THE FUTURE OF AUSTRALIA

THE FUTURE OF AUSTRALIA

“We will be an early warning for the rest of the world.” Scott Morrison, Prime Minister of Australia.

Lately, Australia has been in the news, not for beating New Zealand on the rugby field, a feat yet to come, but for having had five heads of government in five years. How unstable is the parliamentary democracy under the constitutional monarchy of Australia, a member of the British Commonwealth? Is the country in crisis?  What does the future hold?

Australia is a vast country, the sixth largest in the world, about 85% the size of the USA; it is bigger than India.  It is a rich country, with a GDP per capita of 50K (US: 59K).  It has a perfect literacy rate (99%), and one of the best healthcare systems in the world. Geographically, it has no close economic competitor.

Therefore, Australia is totally comparable to the US, and capable of being tomorrow’s world superpower. But one parameter is missing, nobody lives there; the land is quasi empty, the outback is inhospitable. The population density is 7 people per square mile; 78% of the population live on 1% of the land.  Australia does not own enough heads and hands to build a superpower, but it will remain rich, with economy that has been interruptedly growing for the last 25 years.

The image of Australia as a racist country, genocidal to the autochthons, primary owners of the land, has been considerably softened since the government officially apologized for their mistreatment, a decade ago, on February 13, 2008: “We reflect in particular on the mistreatment of those who were Stolen Generations—this blemished chapter in our nation’s history…”  Unfortunately, the relative few who survived the indigenous hecatomb hardly speak Maori, because their language was banned.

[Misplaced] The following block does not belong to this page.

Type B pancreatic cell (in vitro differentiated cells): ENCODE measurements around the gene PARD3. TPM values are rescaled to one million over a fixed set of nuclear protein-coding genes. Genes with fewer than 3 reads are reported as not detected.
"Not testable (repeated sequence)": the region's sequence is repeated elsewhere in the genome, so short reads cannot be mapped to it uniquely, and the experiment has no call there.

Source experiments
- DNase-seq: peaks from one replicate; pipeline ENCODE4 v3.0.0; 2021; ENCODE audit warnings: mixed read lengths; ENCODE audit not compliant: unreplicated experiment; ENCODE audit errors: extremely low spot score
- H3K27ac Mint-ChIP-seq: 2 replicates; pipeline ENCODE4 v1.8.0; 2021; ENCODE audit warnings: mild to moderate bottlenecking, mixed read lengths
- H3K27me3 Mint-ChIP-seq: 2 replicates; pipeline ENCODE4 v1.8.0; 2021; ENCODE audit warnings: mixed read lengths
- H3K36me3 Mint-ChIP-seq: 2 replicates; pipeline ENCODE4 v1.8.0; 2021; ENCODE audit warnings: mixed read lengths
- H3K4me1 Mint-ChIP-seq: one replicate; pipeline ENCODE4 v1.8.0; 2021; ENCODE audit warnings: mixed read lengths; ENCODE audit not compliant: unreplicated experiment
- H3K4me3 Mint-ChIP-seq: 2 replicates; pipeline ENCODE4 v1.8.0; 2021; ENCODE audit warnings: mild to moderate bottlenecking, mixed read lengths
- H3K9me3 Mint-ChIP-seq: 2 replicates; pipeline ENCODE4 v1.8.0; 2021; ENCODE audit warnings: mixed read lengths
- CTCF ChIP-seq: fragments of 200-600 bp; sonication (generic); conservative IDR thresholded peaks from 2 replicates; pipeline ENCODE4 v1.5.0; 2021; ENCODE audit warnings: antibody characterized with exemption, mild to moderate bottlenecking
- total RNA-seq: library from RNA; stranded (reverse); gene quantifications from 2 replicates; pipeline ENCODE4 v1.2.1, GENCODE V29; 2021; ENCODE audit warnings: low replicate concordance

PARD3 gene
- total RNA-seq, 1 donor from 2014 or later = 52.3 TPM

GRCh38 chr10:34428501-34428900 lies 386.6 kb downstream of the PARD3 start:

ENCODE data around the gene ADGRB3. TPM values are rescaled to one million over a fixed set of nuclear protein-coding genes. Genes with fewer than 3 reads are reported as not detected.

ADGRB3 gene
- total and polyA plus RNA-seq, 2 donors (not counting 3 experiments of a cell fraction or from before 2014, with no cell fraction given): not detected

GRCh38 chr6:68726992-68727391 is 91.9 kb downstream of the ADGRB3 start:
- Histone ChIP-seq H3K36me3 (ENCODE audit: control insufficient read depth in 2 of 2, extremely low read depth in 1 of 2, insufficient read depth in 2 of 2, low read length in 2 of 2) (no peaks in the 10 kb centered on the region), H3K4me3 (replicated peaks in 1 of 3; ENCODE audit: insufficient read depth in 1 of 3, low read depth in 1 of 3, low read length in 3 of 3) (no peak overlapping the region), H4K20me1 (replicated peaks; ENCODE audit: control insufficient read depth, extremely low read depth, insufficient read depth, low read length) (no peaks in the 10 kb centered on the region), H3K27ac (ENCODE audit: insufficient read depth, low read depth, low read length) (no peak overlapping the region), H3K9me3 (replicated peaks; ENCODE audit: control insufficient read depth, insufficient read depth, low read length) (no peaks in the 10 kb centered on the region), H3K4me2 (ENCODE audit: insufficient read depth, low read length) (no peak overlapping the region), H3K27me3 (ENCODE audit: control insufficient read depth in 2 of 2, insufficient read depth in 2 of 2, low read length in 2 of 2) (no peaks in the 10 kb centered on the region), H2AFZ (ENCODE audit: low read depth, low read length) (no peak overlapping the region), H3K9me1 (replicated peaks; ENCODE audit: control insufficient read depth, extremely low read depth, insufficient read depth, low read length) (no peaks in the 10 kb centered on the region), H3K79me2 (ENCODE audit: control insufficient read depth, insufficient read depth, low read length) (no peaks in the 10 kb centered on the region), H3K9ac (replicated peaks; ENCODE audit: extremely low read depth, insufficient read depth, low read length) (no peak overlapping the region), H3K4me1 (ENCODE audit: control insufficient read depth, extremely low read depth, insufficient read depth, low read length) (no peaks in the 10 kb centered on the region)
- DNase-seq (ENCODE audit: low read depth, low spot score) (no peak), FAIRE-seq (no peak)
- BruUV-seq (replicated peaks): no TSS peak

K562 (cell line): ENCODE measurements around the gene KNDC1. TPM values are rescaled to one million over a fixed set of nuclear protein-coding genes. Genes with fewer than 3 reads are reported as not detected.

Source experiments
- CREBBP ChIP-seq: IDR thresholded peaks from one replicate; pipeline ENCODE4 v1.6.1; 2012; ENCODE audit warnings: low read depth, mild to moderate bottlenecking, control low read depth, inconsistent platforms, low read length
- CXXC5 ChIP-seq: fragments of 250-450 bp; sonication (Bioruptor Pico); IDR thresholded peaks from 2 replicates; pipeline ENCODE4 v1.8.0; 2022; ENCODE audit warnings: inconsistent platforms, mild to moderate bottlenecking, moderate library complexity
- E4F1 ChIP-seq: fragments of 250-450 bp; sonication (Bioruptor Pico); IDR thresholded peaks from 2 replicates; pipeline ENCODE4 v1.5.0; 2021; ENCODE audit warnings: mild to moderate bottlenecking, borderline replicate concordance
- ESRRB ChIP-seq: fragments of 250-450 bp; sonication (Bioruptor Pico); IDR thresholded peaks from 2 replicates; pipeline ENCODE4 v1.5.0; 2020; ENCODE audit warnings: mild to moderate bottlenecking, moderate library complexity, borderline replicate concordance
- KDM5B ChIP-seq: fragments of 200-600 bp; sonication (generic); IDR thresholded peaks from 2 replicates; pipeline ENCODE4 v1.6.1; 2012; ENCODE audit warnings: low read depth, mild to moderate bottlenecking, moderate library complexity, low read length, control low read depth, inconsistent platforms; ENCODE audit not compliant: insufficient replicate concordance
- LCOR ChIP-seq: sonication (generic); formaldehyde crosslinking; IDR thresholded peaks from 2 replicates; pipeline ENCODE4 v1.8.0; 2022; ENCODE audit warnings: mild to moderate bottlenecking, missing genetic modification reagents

The headache for the Australians is their politics: local and international.
Locally, the two dominant parties have grown very unpopular, not very different from the demotion in popularity of the Democrats and the Republicans in the US. The in-fighting, fueled the addiction to polling, is at its peak. Any drop in poll number offers the opportunity for a parliamentary vote of non-confidence in the prime minister, who is usually replaced by a rival within his own party.

On the international front, the biggest problem for Australia nowadays is… Donald J. Trump.
Since WWII, and the establishment of the 1948 American-designed New World Order, Australia has been a faithful follower of the US on the road to globalization. International partnership for regional economic dominance has been the Australian goal and motto.

But Trump, by withdrawing from the Trans-Pacific Partnership multilateral common market, and thereby yielding 30% of the world commerce to China, has thrown rich nations such as Japan and Australia within the throes of uncertainty. The background is populated by a rich and rising China. Should Australia run away from the US, and embrace China?  That is the 50-trillion-dollar question that is to be answered in the Pacific, by Canberra and many Asian capitals.

Notwithstanding, Australia’s future is bright, now that the country-continent has ended the White-Only policies and opened its borders (it does not have any) to educated refugees, and skilled migrants.  But curiously, we have not noticed any black person in the streets of Sydney… Hmm!

 

The Traveller

(Odler Robert Jeanlouie, Monday, October 8, 2018, Sydney, Capital of New South Wales.)

 

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